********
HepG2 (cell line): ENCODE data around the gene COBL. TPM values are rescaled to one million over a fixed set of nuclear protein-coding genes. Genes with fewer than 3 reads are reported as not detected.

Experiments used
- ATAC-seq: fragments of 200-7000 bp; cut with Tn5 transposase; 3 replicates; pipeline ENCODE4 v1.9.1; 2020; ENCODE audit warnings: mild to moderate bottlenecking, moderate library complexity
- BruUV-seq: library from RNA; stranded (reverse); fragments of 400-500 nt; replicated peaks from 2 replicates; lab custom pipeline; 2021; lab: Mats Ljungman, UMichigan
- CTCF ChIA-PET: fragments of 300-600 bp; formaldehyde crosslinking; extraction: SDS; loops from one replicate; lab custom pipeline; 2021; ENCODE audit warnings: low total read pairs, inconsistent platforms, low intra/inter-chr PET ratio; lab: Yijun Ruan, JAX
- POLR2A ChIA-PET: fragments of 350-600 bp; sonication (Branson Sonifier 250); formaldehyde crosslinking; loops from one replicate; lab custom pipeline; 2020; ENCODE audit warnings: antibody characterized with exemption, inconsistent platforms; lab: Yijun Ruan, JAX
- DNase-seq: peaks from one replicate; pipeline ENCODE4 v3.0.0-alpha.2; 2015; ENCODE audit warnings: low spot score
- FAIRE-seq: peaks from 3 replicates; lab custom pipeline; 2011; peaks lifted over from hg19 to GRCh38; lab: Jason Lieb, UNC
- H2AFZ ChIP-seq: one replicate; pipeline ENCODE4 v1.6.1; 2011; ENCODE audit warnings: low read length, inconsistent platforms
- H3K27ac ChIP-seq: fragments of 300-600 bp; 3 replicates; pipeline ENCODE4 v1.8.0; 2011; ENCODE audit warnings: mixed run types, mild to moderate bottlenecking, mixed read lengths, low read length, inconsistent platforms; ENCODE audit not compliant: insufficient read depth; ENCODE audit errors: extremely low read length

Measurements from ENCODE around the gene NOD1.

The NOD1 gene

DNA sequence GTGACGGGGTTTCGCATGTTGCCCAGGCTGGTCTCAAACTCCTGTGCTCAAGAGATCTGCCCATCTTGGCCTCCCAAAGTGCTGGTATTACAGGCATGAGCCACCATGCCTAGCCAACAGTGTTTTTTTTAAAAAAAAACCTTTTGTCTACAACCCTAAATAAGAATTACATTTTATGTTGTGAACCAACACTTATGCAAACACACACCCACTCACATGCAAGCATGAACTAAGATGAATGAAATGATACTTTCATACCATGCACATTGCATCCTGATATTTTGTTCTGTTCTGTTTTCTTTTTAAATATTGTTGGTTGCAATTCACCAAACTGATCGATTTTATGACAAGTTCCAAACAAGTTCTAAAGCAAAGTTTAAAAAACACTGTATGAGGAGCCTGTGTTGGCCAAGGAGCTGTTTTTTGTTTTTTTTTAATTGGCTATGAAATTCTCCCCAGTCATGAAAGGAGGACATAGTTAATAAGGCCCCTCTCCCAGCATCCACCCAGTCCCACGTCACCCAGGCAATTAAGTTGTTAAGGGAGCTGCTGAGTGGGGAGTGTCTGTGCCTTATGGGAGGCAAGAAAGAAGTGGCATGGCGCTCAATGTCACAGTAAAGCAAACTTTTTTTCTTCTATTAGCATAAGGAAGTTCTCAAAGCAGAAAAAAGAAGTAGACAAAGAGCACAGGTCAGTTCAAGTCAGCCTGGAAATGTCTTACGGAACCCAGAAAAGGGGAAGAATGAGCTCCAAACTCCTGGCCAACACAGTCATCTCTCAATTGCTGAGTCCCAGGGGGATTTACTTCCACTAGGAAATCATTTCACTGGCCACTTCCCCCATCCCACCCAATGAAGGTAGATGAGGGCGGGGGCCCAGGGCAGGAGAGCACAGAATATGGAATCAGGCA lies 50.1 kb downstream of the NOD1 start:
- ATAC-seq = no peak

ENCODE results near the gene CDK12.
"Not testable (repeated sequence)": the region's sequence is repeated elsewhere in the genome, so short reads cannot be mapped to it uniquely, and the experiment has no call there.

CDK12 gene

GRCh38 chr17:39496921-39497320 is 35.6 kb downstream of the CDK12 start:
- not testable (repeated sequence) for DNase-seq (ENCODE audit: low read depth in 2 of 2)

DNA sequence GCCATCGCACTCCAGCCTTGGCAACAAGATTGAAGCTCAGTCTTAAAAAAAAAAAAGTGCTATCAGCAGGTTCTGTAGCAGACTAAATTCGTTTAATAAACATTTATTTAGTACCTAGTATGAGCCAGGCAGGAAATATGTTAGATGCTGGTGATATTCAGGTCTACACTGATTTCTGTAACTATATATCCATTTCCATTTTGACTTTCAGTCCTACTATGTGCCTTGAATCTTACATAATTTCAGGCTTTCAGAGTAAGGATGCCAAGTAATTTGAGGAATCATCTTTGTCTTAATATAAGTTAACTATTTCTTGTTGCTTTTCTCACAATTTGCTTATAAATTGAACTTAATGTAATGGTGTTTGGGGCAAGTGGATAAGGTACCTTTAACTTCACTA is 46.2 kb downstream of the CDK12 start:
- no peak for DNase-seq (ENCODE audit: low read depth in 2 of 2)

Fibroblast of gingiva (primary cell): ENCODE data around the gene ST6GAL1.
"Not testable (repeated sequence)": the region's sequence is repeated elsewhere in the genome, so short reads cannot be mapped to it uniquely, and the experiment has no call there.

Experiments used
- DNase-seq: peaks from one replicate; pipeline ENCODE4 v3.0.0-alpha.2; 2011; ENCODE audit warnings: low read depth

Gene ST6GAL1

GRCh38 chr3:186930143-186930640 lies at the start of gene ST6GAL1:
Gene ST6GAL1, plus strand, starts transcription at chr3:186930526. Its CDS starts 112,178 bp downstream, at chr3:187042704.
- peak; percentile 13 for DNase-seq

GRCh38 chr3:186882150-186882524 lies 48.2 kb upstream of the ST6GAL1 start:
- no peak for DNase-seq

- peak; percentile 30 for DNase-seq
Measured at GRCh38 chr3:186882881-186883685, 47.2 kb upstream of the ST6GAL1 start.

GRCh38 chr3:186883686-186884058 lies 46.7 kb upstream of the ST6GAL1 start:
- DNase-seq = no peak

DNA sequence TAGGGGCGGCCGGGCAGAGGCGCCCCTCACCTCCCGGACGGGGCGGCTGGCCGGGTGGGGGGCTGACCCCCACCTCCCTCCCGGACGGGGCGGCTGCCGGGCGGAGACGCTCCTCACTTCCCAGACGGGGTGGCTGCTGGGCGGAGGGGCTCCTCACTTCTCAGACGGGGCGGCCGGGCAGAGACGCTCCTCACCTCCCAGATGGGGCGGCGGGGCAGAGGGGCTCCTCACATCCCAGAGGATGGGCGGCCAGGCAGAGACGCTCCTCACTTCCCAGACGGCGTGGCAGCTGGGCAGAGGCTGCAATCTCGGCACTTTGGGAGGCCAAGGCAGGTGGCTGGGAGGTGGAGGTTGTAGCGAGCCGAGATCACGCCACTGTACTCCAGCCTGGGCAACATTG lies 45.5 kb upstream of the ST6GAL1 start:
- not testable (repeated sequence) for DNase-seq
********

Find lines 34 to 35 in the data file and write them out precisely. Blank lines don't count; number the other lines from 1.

GRCh38 chr3:186883686-186884058 lies 46.7 kb upstream of the ST6GAL1 start:
- DNase-seq = no peak